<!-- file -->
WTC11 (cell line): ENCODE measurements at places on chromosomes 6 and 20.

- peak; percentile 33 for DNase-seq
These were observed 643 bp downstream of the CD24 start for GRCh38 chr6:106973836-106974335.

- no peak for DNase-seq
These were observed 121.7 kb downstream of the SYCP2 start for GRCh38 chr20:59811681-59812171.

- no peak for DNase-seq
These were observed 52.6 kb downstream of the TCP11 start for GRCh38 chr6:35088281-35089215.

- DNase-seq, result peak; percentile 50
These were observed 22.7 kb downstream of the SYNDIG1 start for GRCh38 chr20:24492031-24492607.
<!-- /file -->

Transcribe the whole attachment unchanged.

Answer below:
WTC11 (cell line): ENCODE measurements at places on chromosomes 6 and 20.

- peak; percentile 33 for DNase-seq
These were observed 643 bp downstream of the CD24 start for GRCh38 chr6:106973836-106974335.

- no peak for DNase-seq
These were observed 121.7 kb downstream of the SYCP2 start for GRCh38 chr20:59811681-59812171.

- no peak for DNase-seq
These were observed 52.6 kb downstream of the TCP11 start for GRCh38 chr6:35088281-35089215.

- DNase-seq, result peak; percentile 50
These were observed 22.7 kb downstream of the SYNDIG1 start for GRCh38 chr20:24492031-24492607.